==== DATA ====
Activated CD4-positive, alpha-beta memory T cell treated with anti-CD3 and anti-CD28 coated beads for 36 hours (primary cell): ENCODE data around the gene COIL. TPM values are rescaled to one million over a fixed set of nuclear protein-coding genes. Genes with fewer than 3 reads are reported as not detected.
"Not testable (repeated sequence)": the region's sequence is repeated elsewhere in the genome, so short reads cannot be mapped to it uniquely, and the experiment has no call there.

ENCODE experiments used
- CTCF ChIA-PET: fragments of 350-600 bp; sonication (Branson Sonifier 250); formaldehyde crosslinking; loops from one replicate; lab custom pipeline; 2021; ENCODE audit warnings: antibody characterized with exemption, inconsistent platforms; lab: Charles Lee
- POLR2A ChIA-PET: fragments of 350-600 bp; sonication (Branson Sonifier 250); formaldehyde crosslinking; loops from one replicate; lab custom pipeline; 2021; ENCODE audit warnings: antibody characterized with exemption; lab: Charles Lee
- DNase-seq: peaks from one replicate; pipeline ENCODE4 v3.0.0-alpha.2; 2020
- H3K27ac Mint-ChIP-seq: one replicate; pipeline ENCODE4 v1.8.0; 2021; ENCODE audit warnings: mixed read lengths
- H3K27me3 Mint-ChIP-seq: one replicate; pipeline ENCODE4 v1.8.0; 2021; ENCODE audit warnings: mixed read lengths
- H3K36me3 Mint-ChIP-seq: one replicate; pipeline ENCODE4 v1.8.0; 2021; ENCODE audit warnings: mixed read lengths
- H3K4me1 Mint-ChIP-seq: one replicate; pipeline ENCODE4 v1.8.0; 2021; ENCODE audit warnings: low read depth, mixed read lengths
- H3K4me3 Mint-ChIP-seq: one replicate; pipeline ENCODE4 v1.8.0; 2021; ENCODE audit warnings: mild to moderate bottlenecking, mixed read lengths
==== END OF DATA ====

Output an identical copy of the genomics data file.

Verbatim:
Activated CD4-positive, alpha-beta memory T cell treated with anti-CD3 and anti-CD28 coated beads for 36 hours (primary cell): ENCODE data around the gene COIL. TPM values are rescaled to one million over a fixed set of nuclear protein-coding genes. Genes with fewer than 3 reads are reported as not detected.
"Not testable (repeated sequence)": the region's sequence is repeated elsewhere in the genome, so short reads cannot be mapped to it uniquely, and the experiment has no call there.

ENCODE experiments used
- CTCF ChIA-PET: fragments of 350-600 bp; sonication (Branson Sonifier 250); formaldehyde crosslinking; loops from one replicate; lab custom pipeline; 2021; ENCODE audit warnings: antibody characterized with exemption, inconsistent platforms; lab: Charles Lee
- POLR2A ChIA-PET: fragments of 350-600 bp; sonication (Branson Sonifier 250); formaldehyde crosslinking; loops from one replicate; lab custom pipeline; 2021; ENCODE audit warnings: antibody characterized with exemption; lab: Charles Lee
- DNase-seq: peaks from one replicate; pipeline ENCODE4 v3.0.0-alpha.2; 2020
- H3K27ac Mint-ChIP-seq: one replicate; pipeline ENCODE4 v1.8.0; 2021; ENCODE audit warnings: mixed read lengths
- H3K27me3 Mint-ChIP-seq: one replicate; pipeline ENCODE4 v1.8.0; 2021; ENCODE audit warnings: mixed read lengths
- H3K36me3 Mint-ChIP-seq: one replicate; pipeline ENCODE4 v1.8.0; 2021; ENCODE audit warnings: mixed read lengths
- H3K4me1 Mint-ChIP-seq: one replicate; pipeline ENCODE4 v1.8.0; 2021; ENCODE audit warnings: low read depth, mixed read lengths
- H3K4me3 Mint-ChIP-seq: one replicate; pipeline ENCODE4 v1.8.0; 2021; ENCODE audit warnings: mild to moderate bottlenecking, mixed read lengths